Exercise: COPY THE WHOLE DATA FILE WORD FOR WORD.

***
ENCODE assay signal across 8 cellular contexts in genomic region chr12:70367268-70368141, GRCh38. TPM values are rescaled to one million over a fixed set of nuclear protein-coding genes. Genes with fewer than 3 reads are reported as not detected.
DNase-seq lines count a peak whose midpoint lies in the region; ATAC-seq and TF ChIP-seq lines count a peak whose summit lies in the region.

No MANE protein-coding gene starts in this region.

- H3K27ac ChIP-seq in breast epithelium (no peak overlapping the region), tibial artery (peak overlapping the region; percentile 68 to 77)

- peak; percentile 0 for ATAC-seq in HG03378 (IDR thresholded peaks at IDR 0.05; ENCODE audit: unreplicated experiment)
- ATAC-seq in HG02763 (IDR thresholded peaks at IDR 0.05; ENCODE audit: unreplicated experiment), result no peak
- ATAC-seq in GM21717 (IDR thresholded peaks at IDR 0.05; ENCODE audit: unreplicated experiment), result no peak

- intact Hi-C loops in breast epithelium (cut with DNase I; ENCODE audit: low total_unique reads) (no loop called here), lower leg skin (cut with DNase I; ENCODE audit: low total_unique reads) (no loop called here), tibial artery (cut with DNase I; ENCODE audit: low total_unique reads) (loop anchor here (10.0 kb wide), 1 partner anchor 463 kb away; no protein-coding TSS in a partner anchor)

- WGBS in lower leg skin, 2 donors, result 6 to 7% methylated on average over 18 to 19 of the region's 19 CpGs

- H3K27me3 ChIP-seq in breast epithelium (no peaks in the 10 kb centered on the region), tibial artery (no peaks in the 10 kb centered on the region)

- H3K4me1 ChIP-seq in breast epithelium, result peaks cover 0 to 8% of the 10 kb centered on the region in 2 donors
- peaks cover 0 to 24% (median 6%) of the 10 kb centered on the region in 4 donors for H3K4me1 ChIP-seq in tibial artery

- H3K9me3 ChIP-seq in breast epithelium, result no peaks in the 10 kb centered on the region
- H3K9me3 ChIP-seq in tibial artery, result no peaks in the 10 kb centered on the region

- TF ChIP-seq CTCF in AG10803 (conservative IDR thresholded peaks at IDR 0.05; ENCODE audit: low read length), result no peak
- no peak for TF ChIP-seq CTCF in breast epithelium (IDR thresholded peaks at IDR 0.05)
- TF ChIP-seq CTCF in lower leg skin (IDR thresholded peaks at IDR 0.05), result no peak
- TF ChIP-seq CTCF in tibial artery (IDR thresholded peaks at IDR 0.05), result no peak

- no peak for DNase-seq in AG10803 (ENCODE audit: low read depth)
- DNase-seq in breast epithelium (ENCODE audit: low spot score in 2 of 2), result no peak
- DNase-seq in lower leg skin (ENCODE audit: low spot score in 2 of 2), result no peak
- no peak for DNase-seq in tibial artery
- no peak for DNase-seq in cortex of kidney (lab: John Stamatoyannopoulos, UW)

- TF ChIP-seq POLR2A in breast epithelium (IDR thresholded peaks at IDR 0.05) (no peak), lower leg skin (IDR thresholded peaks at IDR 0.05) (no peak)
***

ENCODE assay signal across 8 cellular contexts in genomic region chr12:70367268-70368141, GRCh38. TPM values are rescaled to one million over a fixed set of nuclear protein-coding genes. Genes with fewer than 3 reads are reported as not detected.
DNase-seq lines count a peak whose midpoint lies in the region; ATAC-seq and TF ChIP-seq lines count a peak whose summit lies in the region.

No MANE protein-coding gene starts in this region.

- H3K27ac ChIP-seq in breast epithelium (no peak overlapping the region), tibial artery (peak overlapping the region; percentile 68 to 77)

- peak; percentile 0 for ATAC-seq in HG03378 (IDR thresholded peaks at IDR 0.05; ENCODE audit: unreplicated experiment)
- ATAC-seq in HG02763 (IDR thresholded peaks at IDR 0.05; ENCODE audit: unreplicated experiment), result no peak
- ATAC-seq in GM21717 (IDR thresholded peaks at IDR 0.05; ENCODE audit: unreplicated experiment), result no peak

- intact Hi-C loops in breast epithelium (cut with DNase I; ENCODE audit: low total_unique reads) (no loop called here), lower leg skin (cut with DNase I; ENCODE audit: low total_unique reads) (no loop called here), tibial artery (cut with DNase I; ENCODE audit: low total_unique reads) (loop anchor here (10.0 kb wide), 1 partner anchor 463 kb away; no protein-coding TSS in a partner anchor)

- WGBS in lower leg skin, 2 donors, result 6 to 7% methylated on average over 18 to 19 of the region's 19 CpGs

- H3K27me3 ChIP-seq in breast epithelium (no peaks in the 10 kb centered on the region), tibial artery (no peaks in the 10 kb centered on the region)

- H3K4me1 ChIP-seq in breast epithelium, result peaks cover 0 to 8% of the 10 kb centered on the region in 2 donors
- peaks cover 0 to 24% (median 6%) of the 10 kb centered on the region in 4 donors for H3K4me1 ChIP-seq in tibial artery

- H3K9me3 ChIP-seq in breast epithelium, result no peaks in the 10 kb centered on the region
- H3K9me3 ChIP-seq in tibial artery, result no peaks in the 10 kb centered on the region

- TF ChIP-seq CTCF in AG10803 (conservative IDR thresholded peaks at IDR 0.05; ENCODE audit: low read length), result no peak
- no peak for TF ChIP-seq CTCF in breast epithelium (IDR thresholded peaks at IDR 0.05)
- TF ChIP-seq CTCF in lower leg skin (IDR thresholded peaks at IDR 0.05), result no peak
- TF ChIP-seq CTCF in tibial artery (IDR thresholded peaks at IDR 0.05), result no peak

- no peak for DNase-seq in AG10803 (ENCODE audit: low read depth)
- DNase-seq in breast epithelium (ENCODE audit: low spot score in 2 of 2), result no peak
- DNase-seq in lower leg skin (ENCODE audit: low spot score in 2 of 2), result no peak
- no peak for DNase-seq in tibial artery
- no peak for DNase-seq in cortex of kidney (lab: John Stamatoyannopoulos, UW)

- TF ChIP-seq POLR2A in breast epithelium (IDR thresholded peaks at IDR 0.05) (no peak), lower leg skin (IDR thresholded peaks at IDR 0.05) (no peak)